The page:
A friend writes to tell us of an insightful article in Nature:
It emerges that a dogfish shark’s spine becomes stiffer as the fish swims faster, enabling the animal to swim efficiently at different speeds. The finding could also provide inspiration for the design of robotic biomaterials. (paywall) – Biomaterials: Sharks shift their spine into high gear
Matthew A. Kolmann & Adam P. Summers, Nature, 14 December 2016 | doi:10.1038/nature21102, More.
The friend believes that the shark’s cartilaginous skeleton should not be thought of, as it often is, as primitive, but as an intelligent use of materials that enable high-speed bursts of movement. As the author put it, the skeleton is “an aquatic equivalent of continuously variable transmission, a type of gear-change system found in some motor scooters that is continuously responsive to a wide range of speeds.”
And the cartilage? “It is a type of in-between substance, neither an elastic solid such as rubber or metal, nor a stirrable fluid such as coffee. Instead, cartilage belongs to the category of viscoelastic materials – materials that resist deformation differently when they change length at different rates.”
The authors naturally hope to apply their newfound knowledge to biomaterials. In the meantime, one wonders how many opportunities have been lost to an artificial “tree of life” way of thinking about nature in which, in the hierarchy of the old-fashioned tree of life, bone was just plain better, “more evolved,” somehow.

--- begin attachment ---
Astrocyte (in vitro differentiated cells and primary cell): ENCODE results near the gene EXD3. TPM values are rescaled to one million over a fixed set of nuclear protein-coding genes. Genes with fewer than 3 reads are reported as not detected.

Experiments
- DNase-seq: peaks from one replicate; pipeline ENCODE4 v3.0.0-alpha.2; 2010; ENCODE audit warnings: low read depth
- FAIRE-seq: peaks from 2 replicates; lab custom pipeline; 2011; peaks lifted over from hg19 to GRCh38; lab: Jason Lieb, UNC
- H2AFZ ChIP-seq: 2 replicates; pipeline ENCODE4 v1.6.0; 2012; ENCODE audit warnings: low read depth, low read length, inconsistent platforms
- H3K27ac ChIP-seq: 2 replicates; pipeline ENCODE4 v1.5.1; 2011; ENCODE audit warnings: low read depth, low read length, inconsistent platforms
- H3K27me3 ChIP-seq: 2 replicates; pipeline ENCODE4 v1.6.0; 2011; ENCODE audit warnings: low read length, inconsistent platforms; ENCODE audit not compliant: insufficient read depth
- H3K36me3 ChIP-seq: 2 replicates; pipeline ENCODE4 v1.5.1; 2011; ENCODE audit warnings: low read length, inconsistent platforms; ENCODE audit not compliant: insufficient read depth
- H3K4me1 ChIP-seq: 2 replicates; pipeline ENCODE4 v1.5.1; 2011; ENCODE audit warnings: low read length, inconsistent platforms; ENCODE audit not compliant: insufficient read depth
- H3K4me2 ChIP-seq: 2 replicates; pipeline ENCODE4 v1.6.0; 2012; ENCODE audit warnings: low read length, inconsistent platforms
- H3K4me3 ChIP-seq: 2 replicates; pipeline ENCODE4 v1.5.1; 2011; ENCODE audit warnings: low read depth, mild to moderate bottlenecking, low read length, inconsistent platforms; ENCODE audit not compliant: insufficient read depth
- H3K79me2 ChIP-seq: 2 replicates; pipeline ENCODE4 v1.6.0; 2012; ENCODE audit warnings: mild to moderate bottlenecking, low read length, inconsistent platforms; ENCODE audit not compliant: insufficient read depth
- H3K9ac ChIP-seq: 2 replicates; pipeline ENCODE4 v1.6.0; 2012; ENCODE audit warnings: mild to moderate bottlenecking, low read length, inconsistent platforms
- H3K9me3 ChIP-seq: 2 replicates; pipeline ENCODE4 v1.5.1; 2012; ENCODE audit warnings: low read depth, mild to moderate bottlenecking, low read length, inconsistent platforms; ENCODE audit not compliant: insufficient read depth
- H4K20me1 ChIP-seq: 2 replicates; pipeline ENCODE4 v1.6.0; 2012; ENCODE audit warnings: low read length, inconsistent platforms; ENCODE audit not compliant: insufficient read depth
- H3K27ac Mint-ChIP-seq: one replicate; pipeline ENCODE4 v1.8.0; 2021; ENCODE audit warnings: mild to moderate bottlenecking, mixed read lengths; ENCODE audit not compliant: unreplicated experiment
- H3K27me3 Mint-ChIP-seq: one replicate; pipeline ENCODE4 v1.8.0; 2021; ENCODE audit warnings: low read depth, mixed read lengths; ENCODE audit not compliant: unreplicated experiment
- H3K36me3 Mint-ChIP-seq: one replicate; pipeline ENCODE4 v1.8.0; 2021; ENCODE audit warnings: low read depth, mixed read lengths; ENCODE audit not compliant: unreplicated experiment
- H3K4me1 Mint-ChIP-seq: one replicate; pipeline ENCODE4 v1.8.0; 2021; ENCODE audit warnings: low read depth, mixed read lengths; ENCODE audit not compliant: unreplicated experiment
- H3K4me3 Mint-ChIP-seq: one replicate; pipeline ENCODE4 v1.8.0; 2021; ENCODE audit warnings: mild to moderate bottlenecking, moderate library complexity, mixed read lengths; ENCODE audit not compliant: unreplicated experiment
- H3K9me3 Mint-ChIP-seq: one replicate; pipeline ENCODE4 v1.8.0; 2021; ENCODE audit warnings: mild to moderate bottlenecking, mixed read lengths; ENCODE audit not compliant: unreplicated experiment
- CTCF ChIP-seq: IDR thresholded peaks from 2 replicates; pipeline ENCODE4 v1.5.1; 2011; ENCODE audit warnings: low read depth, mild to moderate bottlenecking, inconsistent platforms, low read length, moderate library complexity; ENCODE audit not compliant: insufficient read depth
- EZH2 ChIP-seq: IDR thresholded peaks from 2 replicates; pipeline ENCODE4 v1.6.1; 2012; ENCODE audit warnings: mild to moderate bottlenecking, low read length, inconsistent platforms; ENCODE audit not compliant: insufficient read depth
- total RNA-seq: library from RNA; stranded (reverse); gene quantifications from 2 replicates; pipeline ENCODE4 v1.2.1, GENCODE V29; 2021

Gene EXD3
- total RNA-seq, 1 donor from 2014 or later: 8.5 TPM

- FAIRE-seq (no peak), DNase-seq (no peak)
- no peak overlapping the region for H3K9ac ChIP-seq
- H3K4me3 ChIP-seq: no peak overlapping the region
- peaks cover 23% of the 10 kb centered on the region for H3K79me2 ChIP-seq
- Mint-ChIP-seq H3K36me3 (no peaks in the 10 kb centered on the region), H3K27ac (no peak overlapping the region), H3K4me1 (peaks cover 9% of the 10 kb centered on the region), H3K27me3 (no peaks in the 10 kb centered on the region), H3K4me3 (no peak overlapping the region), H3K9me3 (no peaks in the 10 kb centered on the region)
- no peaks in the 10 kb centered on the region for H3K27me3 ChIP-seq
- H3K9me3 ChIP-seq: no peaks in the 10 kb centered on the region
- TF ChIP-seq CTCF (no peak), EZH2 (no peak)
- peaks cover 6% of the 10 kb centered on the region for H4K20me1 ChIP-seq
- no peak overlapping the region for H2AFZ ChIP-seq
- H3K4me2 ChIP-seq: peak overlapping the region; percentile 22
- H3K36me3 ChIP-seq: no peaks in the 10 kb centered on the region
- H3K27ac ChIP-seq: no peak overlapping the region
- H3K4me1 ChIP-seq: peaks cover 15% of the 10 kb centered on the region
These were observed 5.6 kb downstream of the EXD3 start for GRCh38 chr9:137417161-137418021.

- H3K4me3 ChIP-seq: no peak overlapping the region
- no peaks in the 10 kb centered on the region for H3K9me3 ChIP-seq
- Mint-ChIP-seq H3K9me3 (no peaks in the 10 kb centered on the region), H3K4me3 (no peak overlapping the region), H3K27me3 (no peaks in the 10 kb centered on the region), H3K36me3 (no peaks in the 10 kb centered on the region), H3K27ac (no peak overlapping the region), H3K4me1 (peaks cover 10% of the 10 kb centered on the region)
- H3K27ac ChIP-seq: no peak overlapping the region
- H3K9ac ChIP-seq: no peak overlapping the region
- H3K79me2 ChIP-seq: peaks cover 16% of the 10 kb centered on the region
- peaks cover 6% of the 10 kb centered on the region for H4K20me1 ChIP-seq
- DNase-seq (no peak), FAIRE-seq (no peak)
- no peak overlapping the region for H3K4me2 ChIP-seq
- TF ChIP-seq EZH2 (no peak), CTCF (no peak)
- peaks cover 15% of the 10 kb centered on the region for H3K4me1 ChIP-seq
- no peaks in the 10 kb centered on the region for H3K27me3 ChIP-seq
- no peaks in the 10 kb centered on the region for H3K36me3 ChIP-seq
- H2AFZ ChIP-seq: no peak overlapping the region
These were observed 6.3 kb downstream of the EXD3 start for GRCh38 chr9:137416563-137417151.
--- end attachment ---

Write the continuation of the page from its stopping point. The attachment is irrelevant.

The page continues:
Is “primitive” one of those phrases, like living fossil, that implies a scenario that, once accepted, need not actually be demonstrated?
Some use the term durable species for living fossils; less colorful but more accurate.
What would a better term than “primitive” be?
See also: Human hand more primitive than chimps’?
Sneezing sponges – existence challenges assumptions about ‘primitive’ organism
Sharks not primitive? Well, if they aren’t, what is?
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